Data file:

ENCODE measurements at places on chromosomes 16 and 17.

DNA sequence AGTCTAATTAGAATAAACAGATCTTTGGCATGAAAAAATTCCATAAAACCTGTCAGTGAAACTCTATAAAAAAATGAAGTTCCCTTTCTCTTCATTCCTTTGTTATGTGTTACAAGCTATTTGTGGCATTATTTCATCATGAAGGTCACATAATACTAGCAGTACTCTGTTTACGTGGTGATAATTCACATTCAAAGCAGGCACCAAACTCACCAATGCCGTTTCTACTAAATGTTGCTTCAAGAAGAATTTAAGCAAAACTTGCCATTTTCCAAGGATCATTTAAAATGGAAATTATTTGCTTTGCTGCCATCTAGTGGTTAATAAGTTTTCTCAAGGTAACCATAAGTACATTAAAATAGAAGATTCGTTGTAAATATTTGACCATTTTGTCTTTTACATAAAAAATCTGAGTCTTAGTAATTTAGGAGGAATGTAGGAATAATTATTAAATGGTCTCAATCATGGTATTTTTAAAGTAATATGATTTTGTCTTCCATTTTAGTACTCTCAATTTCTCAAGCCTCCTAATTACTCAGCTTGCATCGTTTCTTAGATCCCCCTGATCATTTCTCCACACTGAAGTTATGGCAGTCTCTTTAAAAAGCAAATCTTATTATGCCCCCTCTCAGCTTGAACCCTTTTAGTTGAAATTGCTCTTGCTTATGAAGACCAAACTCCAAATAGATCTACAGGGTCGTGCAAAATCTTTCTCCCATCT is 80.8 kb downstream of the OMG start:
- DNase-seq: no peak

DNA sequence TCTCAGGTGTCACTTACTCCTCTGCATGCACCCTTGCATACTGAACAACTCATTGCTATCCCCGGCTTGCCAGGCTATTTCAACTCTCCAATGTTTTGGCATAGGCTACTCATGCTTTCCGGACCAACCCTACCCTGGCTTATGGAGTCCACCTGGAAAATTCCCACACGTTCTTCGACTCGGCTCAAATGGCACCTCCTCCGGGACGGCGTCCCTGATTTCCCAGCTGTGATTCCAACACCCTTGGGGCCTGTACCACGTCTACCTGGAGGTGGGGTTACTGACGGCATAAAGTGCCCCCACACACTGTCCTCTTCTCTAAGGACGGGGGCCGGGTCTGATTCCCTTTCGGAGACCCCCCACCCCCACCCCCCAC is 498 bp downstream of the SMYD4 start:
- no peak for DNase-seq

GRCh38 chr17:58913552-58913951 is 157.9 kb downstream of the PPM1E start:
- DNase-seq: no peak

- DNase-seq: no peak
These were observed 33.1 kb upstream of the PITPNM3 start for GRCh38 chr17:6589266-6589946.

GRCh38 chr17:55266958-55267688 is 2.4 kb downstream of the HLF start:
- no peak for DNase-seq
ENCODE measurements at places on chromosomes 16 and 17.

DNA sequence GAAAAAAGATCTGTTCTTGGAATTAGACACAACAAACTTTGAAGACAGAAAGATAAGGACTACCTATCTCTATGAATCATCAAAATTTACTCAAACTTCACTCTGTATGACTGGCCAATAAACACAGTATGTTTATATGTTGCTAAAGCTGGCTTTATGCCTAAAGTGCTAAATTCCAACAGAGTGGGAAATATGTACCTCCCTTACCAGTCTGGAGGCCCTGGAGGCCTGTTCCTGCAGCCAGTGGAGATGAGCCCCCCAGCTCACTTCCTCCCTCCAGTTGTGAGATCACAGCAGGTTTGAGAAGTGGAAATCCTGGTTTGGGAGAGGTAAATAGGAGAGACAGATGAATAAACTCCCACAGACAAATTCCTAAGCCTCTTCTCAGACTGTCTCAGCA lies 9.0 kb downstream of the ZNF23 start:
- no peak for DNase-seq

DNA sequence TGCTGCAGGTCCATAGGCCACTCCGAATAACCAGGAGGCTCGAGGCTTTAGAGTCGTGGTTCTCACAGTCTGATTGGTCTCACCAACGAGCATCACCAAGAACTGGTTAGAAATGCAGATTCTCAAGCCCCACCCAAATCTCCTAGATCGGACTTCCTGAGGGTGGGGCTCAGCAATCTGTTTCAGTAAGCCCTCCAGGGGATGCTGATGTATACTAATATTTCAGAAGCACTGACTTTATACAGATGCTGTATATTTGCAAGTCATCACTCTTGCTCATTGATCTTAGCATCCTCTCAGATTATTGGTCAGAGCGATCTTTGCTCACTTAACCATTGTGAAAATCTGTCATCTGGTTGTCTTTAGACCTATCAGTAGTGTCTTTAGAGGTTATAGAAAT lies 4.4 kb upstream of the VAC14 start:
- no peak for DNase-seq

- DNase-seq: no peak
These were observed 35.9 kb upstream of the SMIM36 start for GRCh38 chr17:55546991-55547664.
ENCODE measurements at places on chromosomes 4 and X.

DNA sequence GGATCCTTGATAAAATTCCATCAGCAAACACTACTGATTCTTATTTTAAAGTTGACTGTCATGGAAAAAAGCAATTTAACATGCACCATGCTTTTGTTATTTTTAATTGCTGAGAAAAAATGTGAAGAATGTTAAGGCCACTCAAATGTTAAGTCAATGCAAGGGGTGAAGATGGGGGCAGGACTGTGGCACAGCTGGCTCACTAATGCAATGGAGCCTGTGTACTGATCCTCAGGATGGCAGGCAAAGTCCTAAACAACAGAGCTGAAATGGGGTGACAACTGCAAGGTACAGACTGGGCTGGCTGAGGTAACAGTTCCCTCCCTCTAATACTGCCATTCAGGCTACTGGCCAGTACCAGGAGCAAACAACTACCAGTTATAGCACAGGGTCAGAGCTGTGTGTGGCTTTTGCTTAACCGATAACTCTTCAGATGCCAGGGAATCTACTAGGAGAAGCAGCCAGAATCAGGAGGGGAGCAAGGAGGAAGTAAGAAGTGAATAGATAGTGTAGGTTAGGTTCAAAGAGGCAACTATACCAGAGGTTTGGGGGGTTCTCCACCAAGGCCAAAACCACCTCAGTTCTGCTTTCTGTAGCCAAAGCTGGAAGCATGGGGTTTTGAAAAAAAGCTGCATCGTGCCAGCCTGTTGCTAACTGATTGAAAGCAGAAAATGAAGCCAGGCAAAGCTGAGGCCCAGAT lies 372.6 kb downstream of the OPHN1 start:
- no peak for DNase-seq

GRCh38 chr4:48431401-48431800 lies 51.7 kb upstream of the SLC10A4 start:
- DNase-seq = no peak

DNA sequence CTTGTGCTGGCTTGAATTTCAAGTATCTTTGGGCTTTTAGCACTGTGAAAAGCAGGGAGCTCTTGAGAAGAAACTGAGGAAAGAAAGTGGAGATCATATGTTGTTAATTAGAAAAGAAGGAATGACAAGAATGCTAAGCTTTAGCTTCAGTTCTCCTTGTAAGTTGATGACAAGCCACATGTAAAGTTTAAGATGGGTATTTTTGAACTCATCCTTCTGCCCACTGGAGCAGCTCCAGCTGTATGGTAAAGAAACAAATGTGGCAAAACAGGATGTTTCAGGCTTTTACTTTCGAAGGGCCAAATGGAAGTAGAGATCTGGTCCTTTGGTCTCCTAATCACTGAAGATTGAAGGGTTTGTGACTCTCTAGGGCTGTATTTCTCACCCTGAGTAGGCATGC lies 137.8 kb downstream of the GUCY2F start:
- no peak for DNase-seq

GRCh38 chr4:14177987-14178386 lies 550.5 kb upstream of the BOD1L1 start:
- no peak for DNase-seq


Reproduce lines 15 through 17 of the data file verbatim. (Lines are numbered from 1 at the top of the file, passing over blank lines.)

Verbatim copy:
DNA sequence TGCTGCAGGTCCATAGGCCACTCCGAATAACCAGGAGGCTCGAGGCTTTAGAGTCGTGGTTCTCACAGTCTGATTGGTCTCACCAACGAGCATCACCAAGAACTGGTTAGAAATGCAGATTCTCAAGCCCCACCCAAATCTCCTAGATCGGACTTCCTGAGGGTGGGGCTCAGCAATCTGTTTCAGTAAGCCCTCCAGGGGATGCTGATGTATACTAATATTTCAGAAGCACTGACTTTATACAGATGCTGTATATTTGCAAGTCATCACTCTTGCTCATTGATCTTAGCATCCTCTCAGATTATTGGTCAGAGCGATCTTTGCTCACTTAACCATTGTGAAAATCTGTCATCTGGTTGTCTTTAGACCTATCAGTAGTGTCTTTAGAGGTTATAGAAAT lies 4.4 kb upstream of the VAC14 start:
- no peak for DNase-seq

- DNase-seq: no peak